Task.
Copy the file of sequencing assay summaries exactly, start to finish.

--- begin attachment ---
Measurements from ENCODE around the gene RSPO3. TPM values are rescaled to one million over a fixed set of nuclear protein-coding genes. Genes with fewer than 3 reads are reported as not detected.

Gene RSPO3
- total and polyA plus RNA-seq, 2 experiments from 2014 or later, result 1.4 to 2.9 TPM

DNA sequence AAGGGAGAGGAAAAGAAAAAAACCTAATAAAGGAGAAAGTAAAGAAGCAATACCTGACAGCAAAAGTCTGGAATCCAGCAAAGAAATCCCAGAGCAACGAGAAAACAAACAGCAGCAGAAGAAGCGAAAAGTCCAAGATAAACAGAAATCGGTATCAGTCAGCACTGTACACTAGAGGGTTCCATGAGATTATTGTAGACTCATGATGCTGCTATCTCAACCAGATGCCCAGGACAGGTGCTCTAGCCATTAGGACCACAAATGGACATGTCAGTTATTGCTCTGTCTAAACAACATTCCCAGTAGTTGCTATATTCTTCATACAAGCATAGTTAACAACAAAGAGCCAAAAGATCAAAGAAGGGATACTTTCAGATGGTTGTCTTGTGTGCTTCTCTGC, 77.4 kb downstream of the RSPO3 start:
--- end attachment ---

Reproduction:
Measurements from ENCODE around the gene RSPO3. TPM values are rescaled to one million over a fixed set of nuclear protein-coding genes. Genes with fewer than 3 reads are reported as not detected.

Gene RSPO3
- total and polyA plus RNA-seq, 2 experiments from 2014 or later, result 1.4 to 2.9 TPM

DNA sequence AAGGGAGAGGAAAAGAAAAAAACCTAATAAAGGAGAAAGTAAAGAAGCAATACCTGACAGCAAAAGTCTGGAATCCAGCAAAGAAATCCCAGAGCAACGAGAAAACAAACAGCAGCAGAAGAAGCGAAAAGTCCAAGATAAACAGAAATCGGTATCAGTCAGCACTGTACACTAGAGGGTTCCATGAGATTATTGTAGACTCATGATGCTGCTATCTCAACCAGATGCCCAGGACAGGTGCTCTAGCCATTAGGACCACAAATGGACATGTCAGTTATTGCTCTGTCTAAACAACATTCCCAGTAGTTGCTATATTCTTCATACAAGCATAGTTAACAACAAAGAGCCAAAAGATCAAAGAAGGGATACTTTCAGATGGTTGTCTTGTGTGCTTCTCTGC, 77.4 kb downstream of the RSPO3 start: